Keynote is designed best for presenters to work across two screens. One is typically a projector or large monitor; the other, a laptop screen or computer screen in front of the presenter. Keynote fills that second screen with a variety of presenter’s tools, like notes, thumbnails of the previous and next slides, and a time-elapsed clock.
In the new world of always-online meetings, whether professional or social club, you might have frequently been frustrated, even if you have two monitors at home. Full-screen app mode in macOS in general doesn’t interact well with Google Meet, Microsoft Teams, Zoom, and other videoconferencing tools, because you typically must stay in the app that’s gone full screen to keep it working in that fashion.
In particular, Keynote is tricky. In Zoom, for instance, you have to open the Keynote slide deck and not enter slideshow mode (Play > Play Slideshow). Instead, you switch back to Zoom, use its screen-sharing option to select the Keynote slide window, then return to Keynote and start the presentation.
However, even with all that monkeying about, you must remain in Keynote to present. Some conferencing tools (including Zoom), let you have access through floating overlays to certain features. Zoom can show a resizable strip of the participants watching the session, for instance. (Keynote does offer the option to press H—not Command-H, but simply H—to hide Keynote in presentation mode and return to the previous app without breaking out of full-screen mode.)
With a new option introduced in July by Apple to Keynote, however, you can have more control and flexibility, particularly if you want to switch among other apps or remain largely in the videoconferencing app while presenting. My trick combines that new presentation option with the Keynote for iOS/iPadOS app.
Apple added Play > Play Slideshow in Window to Keynote, which presents slides with full interactivity in a regular window instead of the previously required single- or dual-monitor full-screen mode. The presentation window can be resized and moved around. You can start the slideshow and then share its window in a videoconferencing app, so you don’t have to show the raw Keynote interface at all before you start the presentation, as you do with a full-screen slideshow.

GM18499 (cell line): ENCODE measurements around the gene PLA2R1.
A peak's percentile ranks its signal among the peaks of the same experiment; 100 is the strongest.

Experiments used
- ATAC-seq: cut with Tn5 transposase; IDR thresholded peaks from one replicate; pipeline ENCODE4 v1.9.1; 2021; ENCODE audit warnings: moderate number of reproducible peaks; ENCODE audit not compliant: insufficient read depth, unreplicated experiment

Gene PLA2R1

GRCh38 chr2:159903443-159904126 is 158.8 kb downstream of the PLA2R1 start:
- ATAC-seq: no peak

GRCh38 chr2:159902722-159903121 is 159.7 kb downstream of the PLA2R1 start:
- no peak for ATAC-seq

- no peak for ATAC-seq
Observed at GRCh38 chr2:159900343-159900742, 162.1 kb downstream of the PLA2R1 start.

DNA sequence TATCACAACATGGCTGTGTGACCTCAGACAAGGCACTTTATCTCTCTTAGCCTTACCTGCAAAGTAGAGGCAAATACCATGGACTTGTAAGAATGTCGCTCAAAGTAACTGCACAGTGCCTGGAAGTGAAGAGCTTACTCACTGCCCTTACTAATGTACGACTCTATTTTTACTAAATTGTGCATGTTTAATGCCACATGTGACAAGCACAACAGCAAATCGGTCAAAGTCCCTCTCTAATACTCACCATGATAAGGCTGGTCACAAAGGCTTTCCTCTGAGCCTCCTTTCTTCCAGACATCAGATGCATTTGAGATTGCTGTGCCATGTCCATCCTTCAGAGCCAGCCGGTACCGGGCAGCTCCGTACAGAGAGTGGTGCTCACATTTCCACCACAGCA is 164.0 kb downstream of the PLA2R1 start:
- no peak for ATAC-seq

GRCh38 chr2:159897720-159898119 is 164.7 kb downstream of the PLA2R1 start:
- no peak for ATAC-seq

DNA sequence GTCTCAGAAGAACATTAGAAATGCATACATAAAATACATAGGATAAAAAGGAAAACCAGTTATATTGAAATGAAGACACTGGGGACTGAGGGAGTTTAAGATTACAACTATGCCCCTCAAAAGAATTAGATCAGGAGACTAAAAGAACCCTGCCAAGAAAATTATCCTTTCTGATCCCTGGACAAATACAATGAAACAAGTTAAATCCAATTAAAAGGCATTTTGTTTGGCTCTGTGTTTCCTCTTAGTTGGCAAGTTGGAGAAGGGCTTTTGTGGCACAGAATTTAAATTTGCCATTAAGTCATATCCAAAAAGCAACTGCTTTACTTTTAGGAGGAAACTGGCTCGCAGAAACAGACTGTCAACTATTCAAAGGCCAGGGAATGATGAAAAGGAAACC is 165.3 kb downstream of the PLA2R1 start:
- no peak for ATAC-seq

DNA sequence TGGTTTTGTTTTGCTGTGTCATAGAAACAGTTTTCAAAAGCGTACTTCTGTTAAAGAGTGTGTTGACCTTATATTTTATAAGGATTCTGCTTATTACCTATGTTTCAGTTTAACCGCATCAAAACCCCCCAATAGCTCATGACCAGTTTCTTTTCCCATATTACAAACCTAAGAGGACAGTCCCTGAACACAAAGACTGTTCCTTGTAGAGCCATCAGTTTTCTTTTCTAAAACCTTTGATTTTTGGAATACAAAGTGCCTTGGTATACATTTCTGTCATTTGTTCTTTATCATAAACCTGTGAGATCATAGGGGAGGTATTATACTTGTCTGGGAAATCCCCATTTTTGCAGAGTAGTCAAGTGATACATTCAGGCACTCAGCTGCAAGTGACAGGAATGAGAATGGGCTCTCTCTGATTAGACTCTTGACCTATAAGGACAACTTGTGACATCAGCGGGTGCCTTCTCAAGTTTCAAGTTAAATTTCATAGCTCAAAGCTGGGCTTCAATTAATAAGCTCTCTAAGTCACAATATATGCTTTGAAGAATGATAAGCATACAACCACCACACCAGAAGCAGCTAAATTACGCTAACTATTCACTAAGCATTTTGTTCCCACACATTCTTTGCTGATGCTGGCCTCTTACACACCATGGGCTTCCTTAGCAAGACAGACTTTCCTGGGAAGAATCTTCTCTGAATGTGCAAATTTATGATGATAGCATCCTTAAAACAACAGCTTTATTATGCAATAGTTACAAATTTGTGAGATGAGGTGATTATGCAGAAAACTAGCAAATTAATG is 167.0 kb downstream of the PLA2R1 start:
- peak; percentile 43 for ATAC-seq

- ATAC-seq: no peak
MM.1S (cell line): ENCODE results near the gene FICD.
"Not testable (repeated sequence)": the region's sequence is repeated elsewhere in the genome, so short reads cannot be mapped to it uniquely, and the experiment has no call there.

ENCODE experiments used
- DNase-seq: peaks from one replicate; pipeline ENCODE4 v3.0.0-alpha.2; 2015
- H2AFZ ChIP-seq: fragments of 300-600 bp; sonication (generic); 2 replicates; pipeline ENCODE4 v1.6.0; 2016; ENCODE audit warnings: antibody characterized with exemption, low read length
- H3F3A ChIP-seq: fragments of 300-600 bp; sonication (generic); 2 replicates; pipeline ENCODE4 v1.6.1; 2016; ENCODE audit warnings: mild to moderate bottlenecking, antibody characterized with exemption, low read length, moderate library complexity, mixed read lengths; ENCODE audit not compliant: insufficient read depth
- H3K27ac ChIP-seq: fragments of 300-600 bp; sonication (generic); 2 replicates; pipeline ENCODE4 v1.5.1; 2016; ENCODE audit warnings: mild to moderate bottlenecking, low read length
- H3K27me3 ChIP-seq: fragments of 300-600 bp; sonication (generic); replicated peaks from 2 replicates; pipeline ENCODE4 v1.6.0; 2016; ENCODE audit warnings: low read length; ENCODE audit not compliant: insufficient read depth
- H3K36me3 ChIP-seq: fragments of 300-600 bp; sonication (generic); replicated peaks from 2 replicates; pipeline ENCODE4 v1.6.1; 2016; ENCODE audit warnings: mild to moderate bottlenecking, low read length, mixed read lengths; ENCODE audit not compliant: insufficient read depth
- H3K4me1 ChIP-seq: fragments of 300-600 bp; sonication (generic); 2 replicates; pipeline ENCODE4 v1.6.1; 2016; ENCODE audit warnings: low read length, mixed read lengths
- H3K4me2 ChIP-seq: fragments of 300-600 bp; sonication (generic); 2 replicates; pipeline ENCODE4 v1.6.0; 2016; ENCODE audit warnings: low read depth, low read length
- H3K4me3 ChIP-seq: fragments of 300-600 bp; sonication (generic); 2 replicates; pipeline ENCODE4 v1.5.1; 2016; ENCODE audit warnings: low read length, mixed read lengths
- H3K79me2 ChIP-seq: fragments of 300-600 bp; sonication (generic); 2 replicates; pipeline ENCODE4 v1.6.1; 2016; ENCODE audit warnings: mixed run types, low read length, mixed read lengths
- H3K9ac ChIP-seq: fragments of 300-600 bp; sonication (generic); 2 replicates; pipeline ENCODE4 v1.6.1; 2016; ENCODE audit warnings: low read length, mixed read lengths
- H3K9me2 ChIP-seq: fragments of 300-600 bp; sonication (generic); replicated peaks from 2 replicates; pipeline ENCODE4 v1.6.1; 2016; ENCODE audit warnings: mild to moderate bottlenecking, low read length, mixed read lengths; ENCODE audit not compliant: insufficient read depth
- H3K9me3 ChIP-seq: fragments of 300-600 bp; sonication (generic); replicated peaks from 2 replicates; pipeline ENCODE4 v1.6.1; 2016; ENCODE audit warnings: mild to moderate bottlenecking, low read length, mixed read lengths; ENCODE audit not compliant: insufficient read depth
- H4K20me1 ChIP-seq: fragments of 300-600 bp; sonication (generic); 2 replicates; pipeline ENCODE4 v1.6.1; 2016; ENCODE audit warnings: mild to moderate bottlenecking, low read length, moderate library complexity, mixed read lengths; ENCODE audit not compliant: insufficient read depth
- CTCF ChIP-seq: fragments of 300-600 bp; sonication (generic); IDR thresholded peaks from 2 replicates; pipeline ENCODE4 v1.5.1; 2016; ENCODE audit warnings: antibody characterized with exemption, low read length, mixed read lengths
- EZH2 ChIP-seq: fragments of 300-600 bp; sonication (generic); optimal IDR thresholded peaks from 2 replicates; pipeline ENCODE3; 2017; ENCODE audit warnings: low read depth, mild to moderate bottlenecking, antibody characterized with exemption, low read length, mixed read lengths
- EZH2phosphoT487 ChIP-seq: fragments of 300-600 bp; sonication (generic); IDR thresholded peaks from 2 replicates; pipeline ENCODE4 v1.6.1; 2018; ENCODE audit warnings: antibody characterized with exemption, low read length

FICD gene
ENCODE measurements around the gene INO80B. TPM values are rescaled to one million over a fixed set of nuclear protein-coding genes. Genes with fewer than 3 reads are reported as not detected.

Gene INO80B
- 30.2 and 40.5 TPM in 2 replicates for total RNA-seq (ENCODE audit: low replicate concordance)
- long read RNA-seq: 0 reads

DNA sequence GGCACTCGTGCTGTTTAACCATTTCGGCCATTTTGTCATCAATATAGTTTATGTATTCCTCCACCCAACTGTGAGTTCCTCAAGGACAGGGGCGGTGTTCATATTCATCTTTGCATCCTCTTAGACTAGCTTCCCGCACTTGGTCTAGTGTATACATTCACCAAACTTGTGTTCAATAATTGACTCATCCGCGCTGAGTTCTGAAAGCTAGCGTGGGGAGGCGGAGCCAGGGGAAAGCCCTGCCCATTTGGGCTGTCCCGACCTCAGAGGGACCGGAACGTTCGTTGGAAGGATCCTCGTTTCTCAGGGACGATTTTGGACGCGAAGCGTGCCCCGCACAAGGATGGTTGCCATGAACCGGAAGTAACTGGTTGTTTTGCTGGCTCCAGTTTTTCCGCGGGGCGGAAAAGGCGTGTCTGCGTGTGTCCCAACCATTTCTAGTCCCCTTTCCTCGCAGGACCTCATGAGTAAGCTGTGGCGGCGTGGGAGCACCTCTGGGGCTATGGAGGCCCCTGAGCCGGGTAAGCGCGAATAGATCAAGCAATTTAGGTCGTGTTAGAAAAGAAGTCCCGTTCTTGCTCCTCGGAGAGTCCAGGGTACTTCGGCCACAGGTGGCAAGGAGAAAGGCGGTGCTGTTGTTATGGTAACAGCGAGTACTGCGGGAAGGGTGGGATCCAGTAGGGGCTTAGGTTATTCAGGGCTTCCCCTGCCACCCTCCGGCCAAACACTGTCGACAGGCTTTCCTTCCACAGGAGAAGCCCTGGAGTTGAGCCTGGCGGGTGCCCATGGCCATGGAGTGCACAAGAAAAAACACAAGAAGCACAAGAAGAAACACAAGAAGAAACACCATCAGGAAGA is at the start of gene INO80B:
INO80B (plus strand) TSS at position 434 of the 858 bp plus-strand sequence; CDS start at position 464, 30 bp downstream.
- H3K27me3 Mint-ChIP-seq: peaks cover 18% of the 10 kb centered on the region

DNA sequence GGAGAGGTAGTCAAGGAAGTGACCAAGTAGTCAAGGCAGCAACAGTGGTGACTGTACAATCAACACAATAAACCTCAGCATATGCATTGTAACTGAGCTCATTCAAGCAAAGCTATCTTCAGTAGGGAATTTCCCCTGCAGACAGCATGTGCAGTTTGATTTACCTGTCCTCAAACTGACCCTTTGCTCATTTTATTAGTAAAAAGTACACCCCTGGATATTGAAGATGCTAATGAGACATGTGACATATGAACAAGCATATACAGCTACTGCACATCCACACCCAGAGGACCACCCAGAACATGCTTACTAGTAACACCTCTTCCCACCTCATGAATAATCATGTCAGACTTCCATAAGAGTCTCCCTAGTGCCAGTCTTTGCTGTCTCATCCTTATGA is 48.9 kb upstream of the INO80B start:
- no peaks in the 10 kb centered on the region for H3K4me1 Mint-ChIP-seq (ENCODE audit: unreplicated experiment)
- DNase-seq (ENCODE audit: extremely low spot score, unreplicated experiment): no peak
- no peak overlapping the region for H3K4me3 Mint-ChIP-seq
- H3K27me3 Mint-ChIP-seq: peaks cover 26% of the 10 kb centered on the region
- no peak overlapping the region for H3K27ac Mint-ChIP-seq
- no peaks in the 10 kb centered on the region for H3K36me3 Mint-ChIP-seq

Because the Slideshow in Window option is a regular window, you can switch among apps without causing problems with Keynote. But two problems remain: First, you have to return to the window to advance slides (or go backwards). Second, none of the presenter’s tools are available.
That’s where the mobile app comes in. With Keynote on your iPhone or iPad, you can use the Keynote Remote feature to link the app to your Mac. (See Apple’s step-by-step instructions here on pairing your devices via the Keynote apps.)
Once paired, you can use this sequence to share a Keynote screen. The example that follows is for Zoom, but it works with any tool that allows screen-sharing of a window or portion of a window:
Open your slide deck in Keynote for macOS.
Choose Play > Play Slideshow in Window.
In an active Zoom meeting on your Mac, click the Share Screen button and select the Keynote window from the Basic tab. Click Share.
On your iPhone or iPad, use Keynote Remote to select your Mac and tap Play (even though the presentation is already playing—this tap asserts control by the Keynote mobile app).
Tap the side-by-side screen icon and select a mode that shows you notes and slides as you like. You can pick among Current and Notes, Next and Notes, and Notes Only to see your notes.
You can now get the best of all worlds. Advance or pick slides from the mobile app; read your notes as needed on the mobile app; have full access to macOS without worrying about disturbing the Keynote presentation.
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